My Life In Travel: Diarmuid Gavin, gardener and television presenter
'Wandering around Venice's streets out of season is sublime'
Saturday 26 April 2008
First holiday memory?
A caravan holiday in Northern Ireland when I was three, with my cousins. I have a very clear memory of it – there were visits to the circus and ice-cream. It was great fun.
A holiday two years ago with my family in New Zealand, drinking in dramatic landscapes in Lord of the Rings territory. I have a friend who is half Maori and used to be a metal worker for me in London. He went home and always wanted me to visit.
Favourite place in the British Isles?
County Kerry in south-west Ireland. I love the rugged scenery, beautiful beaches, brown bread and soup, and a pint of Guinness. There's a great hotel there called the Parknasilla, where Justine and I got married.
What have you learnt from your travels?
I've learnt to pack as little as possible and also to arrive with some local currency or dollars – except in Cuba – in case nothing is open because of a delayed flight. Then when you arrive and need a taxi, you've got cash.
Ideal travelling companion?
Justine and our daughter, Eppie. We travel together whenever possible and although Eppie is only three, she is a great traveller.
Beach bum, culture vulture or adrenalin junkie?
I'm not really a beach person, but I love swimming in the sea. I enjoy culture in terms of architecture and wandering through cities. I also love leaf-peeping – chasing the different colours of autumn foliage through southern New Zealand in May and June.
Greatest travel luxury?
Turning left on a plane. I travel all the time and the ability to fold a seat into a bed is the one thing that makes it bearable.
My current favourites are murder-mysteries by Minette Walters, or lighter reads by Anita Notaro.
Where has seduced you?
For all the clichés, Venice is the most extraordinary city in the world. Staying at the Danieli out of season beside St Mark's Square and wandering the alleys is sublime.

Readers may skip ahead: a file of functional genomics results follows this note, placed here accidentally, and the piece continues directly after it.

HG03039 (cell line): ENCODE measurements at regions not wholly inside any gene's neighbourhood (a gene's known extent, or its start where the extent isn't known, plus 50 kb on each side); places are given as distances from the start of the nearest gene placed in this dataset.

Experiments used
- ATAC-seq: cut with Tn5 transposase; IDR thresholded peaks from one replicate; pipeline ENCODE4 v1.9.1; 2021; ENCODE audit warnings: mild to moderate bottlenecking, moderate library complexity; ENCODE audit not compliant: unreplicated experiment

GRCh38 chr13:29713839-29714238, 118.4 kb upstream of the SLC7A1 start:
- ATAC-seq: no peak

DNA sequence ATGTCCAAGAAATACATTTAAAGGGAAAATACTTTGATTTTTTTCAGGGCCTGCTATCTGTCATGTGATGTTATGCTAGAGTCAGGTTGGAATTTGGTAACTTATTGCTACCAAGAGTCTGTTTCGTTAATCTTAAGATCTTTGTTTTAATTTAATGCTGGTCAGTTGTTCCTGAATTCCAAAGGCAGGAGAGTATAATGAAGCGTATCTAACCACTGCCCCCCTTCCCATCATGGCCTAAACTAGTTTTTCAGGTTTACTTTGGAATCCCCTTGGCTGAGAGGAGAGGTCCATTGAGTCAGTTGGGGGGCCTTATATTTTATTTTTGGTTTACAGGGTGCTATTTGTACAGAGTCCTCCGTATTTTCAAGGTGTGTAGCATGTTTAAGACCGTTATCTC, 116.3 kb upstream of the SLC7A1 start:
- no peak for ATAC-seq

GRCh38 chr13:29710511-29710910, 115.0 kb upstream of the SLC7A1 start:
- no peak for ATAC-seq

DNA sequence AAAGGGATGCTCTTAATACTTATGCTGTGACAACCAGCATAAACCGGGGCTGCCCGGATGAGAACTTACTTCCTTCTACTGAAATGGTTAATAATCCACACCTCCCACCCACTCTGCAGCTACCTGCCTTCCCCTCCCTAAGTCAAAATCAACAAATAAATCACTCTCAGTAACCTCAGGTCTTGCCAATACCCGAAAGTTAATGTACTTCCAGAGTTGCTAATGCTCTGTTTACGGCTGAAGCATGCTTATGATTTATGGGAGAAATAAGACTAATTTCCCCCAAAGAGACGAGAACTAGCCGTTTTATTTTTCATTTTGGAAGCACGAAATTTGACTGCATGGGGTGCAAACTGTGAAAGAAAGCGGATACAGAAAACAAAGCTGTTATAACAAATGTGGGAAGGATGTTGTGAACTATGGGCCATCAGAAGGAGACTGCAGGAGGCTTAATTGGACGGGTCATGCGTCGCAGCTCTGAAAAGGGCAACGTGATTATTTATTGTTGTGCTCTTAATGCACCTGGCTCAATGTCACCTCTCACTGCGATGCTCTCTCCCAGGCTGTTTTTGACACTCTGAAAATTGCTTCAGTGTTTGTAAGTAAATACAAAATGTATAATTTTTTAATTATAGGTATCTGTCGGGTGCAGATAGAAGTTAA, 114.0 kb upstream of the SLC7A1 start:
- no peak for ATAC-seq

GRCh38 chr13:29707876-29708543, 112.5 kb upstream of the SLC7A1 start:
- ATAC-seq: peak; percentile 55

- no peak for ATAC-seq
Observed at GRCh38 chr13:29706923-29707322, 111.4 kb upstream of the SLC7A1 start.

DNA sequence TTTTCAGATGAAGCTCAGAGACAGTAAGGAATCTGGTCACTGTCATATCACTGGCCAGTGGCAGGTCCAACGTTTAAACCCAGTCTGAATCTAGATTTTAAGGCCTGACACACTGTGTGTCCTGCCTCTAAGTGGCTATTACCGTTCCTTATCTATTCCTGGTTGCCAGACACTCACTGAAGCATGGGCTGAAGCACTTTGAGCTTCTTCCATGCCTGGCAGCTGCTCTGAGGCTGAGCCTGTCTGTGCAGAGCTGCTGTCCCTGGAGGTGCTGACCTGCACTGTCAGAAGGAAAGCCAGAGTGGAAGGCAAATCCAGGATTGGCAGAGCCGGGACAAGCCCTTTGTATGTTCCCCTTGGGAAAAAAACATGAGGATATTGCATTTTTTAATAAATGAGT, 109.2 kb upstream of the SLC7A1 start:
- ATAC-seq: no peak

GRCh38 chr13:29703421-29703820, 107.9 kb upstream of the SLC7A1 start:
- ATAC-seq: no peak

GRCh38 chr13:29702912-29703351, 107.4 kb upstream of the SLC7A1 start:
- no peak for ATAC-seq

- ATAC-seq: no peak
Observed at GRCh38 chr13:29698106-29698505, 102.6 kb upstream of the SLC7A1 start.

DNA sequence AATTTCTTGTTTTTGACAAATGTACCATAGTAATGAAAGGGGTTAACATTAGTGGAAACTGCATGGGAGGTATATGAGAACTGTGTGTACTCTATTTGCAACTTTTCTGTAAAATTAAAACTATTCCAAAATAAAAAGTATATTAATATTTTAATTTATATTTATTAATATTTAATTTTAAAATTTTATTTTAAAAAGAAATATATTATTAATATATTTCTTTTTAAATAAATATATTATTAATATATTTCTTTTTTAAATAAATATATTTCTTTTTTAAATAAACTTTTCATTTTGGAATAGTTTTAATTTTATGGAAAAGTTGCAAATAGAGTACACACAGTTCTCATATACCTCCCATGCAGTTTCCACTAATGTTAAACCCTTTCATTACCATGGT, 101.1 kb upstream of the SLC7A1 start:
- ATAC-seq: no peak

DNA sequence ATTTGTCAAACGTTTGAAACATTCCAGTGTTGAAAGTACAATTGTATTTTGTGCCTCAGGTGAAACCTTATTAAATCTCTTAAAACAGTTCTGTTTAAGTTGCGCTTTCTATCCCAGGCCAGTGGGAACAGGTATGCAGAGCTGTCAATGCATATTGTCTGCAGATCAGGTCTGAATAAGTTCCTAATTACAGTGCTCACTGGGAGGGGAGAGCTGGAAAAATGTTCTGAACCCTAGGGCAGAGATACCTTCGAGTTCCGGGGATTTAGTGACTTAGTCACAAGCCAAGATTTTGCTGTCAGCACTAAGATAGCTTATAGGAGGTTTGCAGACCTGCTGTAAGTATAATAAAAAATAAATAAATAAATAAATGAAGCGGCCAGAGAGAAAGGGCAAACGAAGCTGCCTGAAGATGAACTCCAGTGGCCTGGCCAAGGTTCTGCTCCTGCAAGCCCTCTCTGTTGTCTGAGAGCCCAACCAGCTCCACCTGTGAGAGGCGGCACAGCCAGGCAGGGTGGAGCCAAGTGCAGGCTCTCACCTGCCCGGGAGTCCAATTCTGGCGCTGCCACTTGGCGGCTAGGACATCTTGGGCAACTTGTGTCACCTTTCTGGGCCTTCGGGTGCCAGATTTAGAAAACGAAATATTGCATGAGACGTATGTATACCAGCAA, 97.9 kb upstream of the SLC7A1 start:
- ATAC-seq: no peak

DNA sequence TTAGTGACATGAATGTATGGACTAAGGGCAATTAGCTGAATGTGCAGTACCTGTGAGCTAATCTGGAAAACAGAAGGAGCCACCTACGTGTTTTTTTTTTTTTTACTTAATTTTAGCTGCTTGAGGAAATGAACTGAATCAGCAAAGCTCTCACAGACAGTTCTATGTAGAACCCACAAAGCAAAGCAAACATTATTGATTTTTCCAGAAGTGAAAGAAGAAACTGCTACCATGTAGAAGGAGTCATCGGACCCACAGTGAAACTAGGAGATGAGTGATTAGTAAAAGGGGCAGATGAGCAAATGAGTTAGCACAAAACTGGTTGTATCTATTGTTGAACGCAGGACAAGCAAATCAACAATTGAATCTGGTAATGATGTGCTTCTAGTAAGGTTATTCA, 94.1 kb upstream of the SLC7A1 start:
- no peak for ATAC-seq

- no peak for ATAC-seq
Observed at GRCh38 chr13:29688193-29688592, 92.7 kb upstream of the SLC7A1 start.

Better to travel OR TO arrive?
To travel, because you are full of the hopes, possibilities and excitement of the trip.
Worst travel experience?
I didn't have a great time in Tahiti. It was expensive, nobody local seemed to care if you were there or not and, unluckily for me, I brought Irish weather with me in the middle of summer.
A holiday last January in New York, which is a city that I adore. I ended up ill with pneumonia and streptococcus.
The worst hotels are always attached to conference centres. They can charge a fortune, the service is often deplorable and they have no inherent character or charm. It's a toss-up between one whose name I don't recall in Louisville, Kentucky, where I was talking at a conference last year, and a hotel beside the NEC in Birmingham. It was a disgrace.
The Gore in Kensington, west London. It was recommended to me by friends and I have recommended it to others. It has a gentle Edwardian feel, a home-from-home atmosphere. I also have a great fondness for the Parknasilla Hotel in Kerry, where I got married. It has old-fashioned charm in a stunning location.
Again, I love walking in the grounds of the Parknasilla in Kerry, through a rocky, undulating landscape, looking out over the Atlantic. My favourite swim would be off the island of Monserrat in the Caribbean; we went for two weeks over St Patrick's Day and we swam in the warm water as the sun was going down, miles away from rainy Ireland. My favourite trek was through the Cuban countryside and my favourite drive was with my wife through the desert, heading for Las Vegas.
Best meal abroad?
Chinatown in Manhattan, for the combination of the food and street theatre.
First thing you do when you arrive somewhere new?
Put the bags in the room, then wander outside to get my bearings and have a beer in a local bar.
I am about to undertake it: we're spending three days in Los Angeles, two weeks in New Zealand and two days in Hong Kong. Justine, Eppie and I are going to New Zealand to see the spectacular annual leaf colour changes – we will be focusing specifically on places such as Central Otago, Christchurch and Marlborough.
Dublin. No matter how often I travel, it's lovely to come home.
After I have completed my garden at the Chelsea Flower Show in May, I am off to the States and New Zealand. Then it's Tanzania and Kenya, and, six weeks after that, I am going to explore Chicago for the first time.
Diarmuid Gavin is supporting Air New Zealand's leaf peeping campaign this year (April-June). The airline flies twice daily from Heathrow to Auckland via both Hong Kong and LA and is the only carrier to circumnavigate the globe from London (www.airnewzealand.com)
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